Excerpted from Whitney Tilson’s email to investors

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Whitney TilsonPer my recent email, I’ve been finding it exceedingly difficult to find any stocks to buy, but I did find one recently and established a position in Staples (SPLS). I’m not pounding the table on it, but there’s a decent upside/downside equation I think in light of its low valuation (0.3x sales, <5x EBITDA) and a business that’s declining more slowly than I would have expected. As this chart shows, after a sharp decline from 2012-14, both revenue and operating income has nearly stabilized:

Below is a good write-up of it from ValueInvestorsClub.com (an excellent web site that I’ve been a member of for 15+ years). Here’s the opening:


On April 4th, the WSJ disclosed SPLS is in early stage talks with private equity firms to explore a sale of the company.  I believe there is a strong likelihood (75%) that the talks will lead to a deal as private equity takes advantage of the public markets’ misperception and mispricing of SPLS as a secularly challenged retailer.  In the event these early talks do not lead to a deal, the intrinsic value of the company supports 10% or less downside in the shares.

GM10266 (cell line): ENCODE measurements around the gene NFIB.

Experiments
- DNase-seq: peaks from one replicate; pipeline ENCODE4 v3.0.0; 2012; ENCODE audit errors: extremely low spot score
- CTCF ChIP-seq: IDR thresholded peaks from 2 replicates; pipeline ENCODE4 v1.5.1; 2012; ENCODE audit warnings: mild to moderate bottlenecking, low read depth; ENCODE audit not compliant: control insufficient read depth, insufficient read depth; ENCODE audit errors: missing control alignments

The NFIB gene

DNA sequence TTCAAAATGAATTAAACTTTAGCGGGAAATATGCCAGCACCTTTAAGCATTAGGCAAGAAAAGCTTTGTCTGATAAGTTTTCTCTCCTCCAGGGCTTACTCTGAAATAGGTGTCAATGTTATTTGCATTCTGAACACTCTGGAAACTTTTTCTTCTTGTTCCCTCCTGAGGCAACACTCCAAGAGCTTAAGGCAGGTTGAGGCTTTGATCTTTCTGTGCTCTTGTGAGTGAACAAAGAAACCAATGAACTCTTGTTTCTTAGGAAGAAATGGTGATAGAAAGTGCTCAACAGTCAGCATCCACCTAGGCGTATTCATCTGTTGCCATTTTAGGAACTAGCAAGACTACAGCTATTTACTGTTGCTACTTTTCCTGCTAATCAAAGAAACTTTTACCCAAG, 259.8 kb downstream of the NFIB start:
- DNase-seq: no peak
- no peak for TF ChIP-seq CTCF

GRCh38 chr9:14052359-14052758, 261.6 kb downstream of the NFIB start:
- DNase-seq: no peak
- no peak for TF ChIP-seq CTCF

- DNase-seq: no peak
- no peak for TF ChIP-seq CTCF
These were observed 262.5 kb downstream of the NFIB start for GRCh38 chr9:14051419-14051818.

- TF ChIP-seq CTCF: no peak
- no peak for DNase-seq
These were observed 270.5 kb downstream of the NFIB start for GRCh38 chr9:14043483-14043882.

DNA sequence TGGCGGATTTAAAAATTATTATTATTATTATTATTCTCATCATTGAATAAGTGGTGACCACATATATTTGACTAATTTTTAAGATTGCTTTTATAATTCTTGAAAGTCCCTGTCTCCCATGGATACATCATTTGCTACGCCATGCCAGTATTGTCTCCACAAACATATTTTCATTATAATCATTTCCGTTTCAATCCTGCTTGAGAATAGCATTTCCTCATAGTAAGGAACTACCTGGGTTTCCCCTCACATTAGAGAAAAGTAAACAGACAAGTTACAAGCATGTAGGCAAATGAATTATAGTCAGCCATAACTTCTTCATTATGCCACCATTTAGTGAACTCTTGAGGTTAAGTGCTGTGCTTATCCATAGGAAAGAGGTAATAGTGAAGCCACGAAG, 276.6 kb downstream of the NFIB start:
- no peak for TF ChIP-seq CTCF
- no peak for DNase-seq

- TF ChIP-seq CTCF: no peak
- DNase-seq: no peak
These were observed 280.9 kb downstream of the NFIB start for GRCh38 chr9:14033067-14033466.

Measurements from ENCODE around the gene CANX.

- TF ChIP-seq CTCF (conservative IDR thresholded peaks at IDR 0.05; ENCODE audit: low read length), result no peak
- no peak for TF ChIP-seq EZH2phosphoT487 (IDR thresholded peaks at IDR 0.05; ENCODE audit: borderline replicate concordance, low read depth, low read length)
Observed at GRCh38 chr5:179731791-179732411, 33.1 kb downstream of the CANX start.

It has been a tumultuous and transformative past 12 months for Staples.  The ODP merger was blocked on antitrust grounds, fifteen months after signing.  SPLS’ CEO since 2002 stepped down and left the board.  A new CEO with 25 years of experience at the company (after 5 years at Bain Consulting) took the helm and wasted no time leaving her mark:  SPLS exited its unprofitable European operations, announced a $300mm 3-year cost-savings program (already achieved $100mm, beating $70mm guidance with “visibility” into another $100mm in 2017), began transitioning the small/mid B2B delivery business to a paid-membership model, and in Q4 2016 reclassified their operating segments by stripping all delivery business (staples.com) out of the retail segment and into their North American B2B segment.


The new segment disclosure shows SPLS generates 63% of segment EBITDA from its larger, growing N. American delivery business and only 37% of EBITDA from its smaller, shrinking retail business.  Combined segment EBITDA is unchanged for three years while the quality of the EBITDA improves as the mix shifts toward the contract and delivery business.  NA delivery business sales have been unchanged largely due to an underlying mix shift of its own:  sales of ink/paper/printers are in secular decline while SPLS has been growing “BOSS” (beyond office supplies) categories high single digit / low double digit percentage each quarter.


2) Following up on my last email, here’s a link to video of the forum last week featuring two of the greatest businessmen in the world today (and both among the people I most admire and respect), Warren Buffett and Jorge Paulo Lemann: www.youtube.com/watch?v=Co3GFCqQInw (63 min)


3) Speaking of Buffett, here’s some interesting history:

In the mid-1960s, the man who would become the most successful investor of all time dipped his toe into advertising. Berkshire Hathaway acquired major positions in two agencies, McCann-Erickson and Ogilvy & Mather. As Warren Buffett explained his strategy: “I like royalty-based businesses.” At that time, ad agencies were still compensated by commissions on media purchases.

4) An interesting article showing why it’s so hard for active managers to beat the indices: